World experts discuss future global developments such as the rise of Asia, the impact of demographic changes in the Middle East and Sub-Saharan Africa, and the role of the Global South in the world.
The recent Israeli election showed Bibi to be the king of Israel and a master of the status quo.
The strategic role of the United States—and others—in finding a peaceful resolution to the conflict in Yemen.
Rather than making North Africa safer, securitizing borders has raised the risk of instability along the region’s frontiers, where communities depend on smuggling.
The issue of migration cannot, and should not be handled bilaterally between the Global North and Global South. What is needed instead is a focus on South-South relations to improve the lives of all people involved in migration.
Why American Islamophobia seems to be declining in the age of Trump
Chinese activity in the Middle East has been a lesson in non-involvement and support for local economic projects; yet, as the Belt and Road Initiative kicks off, China’s role in the MENA region will inevitably change.
The lessons learnt for Egypt from the 2018 United Nations Public Service Awards which were held to recognize nations achieving the UN’s Sustainable Development Goals, in particular SDG 16.
If the technology sector can ease constraints that have traditionally excluded Arab women from economic opportunities, then both tech and women will greatly benefit.
Recent bombings in Indonesia marked the first time that entire families, including children, were involved in violent Islamist attacks in Southeast Asia; A discussion on how people can fight back against this form of fundamentalist indoctrination.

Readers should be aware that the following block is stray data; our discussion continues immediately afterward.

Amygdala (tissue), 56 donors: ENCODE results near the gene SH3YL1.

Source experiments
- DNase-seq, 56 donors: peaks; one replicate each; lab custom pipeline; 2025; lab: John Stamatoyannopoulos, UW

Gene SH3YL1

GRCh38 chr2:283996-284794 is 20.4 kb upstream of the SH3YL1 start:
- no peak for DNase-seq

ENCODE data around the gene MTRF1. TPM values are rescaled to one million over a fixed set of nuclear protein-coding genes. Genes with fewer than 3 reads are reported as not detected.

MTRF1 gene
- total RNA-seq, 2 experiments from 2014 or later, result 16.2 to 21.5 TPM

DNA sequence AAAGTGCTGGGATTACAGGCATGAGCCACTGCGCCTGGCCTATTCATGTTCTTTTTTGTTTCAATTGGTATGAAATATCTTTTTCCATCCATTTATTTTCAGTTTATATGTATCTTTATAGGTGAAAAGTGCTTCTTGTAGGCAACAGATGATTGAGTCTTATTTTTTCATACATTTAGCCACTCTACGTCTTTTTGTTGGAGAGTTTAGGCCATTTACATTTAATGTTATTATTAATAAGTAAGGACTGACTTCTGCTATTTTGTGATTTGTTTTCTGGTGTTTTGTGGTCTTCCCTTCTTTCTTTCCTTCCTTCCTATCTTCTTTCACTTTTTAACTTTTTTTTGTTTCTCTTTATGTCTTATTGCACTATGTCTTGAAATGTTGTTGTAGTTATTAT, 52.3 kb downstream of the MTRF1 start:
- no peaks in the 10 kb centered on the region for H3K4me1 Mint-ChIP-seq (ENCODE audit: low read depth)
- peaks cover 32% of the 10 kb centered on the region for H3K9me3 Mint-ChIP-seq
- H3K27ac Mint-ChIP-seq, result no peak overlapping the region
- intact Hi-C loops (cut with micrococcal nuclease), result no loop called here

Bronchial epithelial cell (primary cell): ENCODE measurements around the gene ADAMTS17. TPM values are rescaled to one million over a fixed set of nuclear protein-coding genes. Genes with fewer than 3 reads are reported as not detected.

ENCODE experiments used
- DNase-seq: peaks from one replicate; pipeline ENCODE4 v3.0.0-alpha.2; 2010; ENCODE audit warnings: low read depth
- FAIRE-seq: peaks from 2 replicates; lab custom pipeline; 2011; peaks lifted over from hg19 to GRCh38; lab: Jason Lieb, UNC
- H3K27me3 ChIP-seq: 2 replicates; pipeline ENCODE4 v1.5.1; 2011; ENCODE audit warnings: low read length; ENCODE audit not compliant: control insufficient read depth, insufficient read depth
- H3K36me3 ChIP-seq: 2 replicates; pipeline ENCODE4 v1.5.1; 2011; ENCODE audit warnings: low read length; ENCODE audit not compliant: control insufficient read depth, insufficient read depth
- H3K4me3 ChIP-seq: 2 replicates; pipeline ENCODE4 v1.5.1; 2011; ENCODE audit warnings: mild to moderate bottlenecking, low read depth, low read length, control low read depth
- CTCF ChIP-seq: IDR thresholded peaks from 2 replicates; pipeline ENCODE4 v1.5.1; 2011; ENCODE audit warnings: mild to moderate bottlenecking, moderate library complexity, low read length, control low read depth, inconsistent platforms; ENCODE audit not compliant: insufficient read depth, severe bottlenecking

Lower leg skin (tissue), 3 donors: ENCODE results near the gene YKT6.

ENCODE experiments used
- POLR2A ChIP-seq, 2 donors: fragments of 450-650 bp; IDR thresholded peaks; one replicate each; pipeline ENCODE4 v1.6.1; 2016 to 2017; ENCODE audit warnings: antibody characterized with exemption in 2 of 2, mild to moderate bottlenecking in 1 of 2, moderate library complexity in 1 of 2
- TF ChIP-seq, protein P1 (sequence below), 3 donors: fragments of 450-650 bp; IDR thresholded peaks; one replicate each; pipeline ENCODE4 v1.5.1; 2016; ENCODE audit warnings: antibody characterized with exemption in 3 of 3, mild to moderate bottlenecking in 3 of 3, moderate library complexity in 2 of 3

The work of award-winning Egyptian-Lebanese artist Bahia Shehab focuses on issues of identity and injustice.
The Cairo Review speaks to Blerta Aliko about how UN Women Egypt works to empower women socially, economically, and politically.
Social and economic transformations are further integrating Arab women into the workforce. Yet economic and cultural norms continue to hinder their empowerment.
Following the Arab Spring, the fight for women’s sexual and social rights will be won in the Middle East and North Africa through progressive evolution, not revolution.
New developments and challenges for women riders and drivers in the Ride-hailing industry.
Since the 2011 uprising, the freedom and mood of Egyptian cinema and television have changed considerably. A story of the growing standoff between creators and censorship in post-2011 Egyptian drama.
Sectarian violence in the Arab and Muslim worlds is exacerbated by the role foreign powers play in the region, as well as local power rivalries.
A university initiative attempts to engage AUC with its surrounding community.
A 1960s play about corruption resonates in today’s Egypt.
How the murder of a social media star reveals deeper problems in Pakistani society.
Continued neglect for the heritage of the Egyptian Surrealist movement, despite a resurgence in interest abroad, raises questions about the politics of culture in Egypt.
Alaa Al Aswani’s novel holds up a mirror to contemporary Egyptian society.
Donald Trump’s vituperative, outsider presidential campaign rallied voters anxious about the economy, national security, and culture. But establishment Republicans shouldn’t be surprised by the tumult in the Grand Old Party.
Scholar Lila Abu-Lughod on the real obstacles facing women in the Islamic World.
A cinema downtown pushes the boundaries of film in Egypt.
Chicago activist Charlene Carruthers on the first African American president, the campaign against police brutality, and the struggle for black liberation.
Disillusionment with the January 25 revolution and what followed might be the first step towards a better, and more democratic, Egypt.
Donald Trump and Abu Bakr Al-Baghdadi peddle similar fantasies to ordinary people living in diminished and stressed conditions.